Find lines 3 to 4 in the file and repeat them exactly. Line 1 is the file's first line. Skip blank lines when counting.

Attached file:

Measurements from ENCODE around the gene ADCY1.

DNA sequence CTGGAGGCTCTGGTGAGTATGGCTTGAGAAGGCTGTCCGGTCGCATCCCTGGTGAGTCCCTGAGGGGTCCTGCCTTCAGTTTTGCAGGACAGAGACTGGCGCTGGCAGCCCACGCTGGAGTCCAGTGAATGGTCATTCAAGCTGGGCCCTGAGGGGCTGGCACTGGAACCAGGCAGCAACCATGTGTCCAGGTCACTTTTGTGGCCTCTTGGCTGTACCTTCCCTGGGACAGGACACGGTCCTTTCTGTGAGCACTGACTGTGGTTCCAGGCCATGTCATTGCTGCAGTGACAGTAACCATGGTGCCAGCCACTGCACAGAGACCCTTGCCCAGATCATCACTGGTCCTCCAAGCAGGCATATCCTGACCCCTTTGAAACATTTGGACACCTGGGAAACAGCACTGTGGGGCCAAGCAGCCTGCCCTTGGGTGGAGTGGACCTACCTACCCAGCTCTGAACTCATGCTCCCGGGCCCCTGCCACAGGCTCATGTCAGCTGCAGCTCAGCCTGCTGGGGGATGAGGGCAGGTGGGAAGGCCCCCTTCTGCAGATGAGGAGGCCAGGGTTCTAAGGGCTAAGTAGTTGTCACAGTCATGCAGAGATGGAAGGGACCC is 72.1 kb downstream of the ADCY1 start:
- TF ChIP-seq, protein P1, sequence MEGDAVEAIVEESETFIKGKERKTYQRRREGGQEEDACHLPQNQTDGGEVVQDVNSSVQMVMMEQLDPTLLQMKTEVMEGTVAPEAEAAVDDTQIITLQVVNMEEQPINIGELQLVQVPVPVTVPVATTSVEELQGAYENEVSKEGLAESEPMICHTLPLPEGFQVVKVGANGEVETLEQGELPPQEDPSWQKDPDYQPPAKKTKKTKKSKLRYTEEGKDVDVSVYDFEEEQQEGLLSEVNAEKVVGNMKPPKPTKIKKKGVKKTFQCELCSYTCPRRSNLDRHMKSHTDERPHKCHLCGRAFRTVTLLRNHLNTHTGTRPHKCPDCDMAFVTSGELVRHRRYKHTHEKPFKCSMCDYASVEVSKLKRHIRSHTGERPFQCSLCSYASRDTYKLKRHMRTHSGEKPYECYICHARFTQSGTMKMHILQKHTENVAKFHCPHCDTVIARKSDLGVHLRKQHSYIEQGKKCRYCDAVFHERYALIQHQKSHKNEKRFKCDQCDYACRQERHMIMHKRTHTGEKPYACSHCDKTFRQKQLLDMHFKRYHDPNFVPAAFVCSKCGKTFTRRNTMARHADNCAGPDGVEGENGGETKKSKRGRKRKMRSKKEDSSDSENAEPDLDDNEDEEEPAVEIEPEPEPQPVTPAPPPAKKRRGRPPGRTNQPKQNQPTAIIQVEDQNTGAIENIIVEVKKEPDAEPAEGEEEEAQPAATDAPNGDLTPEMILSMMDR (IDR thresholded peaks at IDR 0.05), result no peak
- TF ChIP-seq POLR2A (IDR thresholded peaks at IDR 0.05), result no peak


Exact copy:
- TF ChIP-seq, protein P1, sequence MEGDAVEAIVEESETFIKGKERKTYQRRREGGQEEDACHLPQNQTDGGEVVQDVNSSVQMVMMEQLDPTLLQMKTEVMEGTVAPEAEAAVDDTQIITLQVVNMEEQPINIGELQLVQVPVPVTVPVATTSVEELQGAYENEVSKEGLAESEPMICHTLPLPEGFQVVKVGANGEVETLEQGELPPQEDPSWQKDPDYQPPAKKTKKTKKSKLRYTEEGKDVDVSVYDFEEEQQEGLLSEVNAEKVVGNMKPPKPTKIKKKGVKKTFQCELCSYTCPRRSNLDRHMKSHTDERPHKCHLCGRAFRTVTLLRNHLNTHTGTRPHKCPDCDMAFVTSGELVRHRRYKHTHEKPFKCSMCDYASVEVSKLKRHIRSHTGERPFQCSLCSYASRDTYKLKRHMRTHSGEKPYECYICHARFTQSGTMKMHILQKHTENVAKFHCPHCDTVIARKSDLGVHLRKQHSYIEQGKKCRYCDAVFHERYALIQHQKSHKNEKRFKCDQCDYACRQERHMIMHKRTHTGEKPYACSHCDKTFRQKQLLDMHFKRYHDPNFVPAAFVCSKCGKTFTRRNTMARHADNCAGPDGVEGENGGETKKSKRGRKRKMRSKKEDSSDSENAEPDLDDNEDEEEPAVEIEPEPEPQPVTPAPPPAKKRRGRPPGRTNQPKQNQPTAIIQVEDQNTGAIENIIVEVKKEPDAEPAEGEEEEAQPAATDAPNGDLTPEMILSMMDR (IDR thresholded peaks at IDR 0.05), result no peak
- TF ChIP-seq POLR2A (IDR thresholded peaks at IDR 0.05), result no peak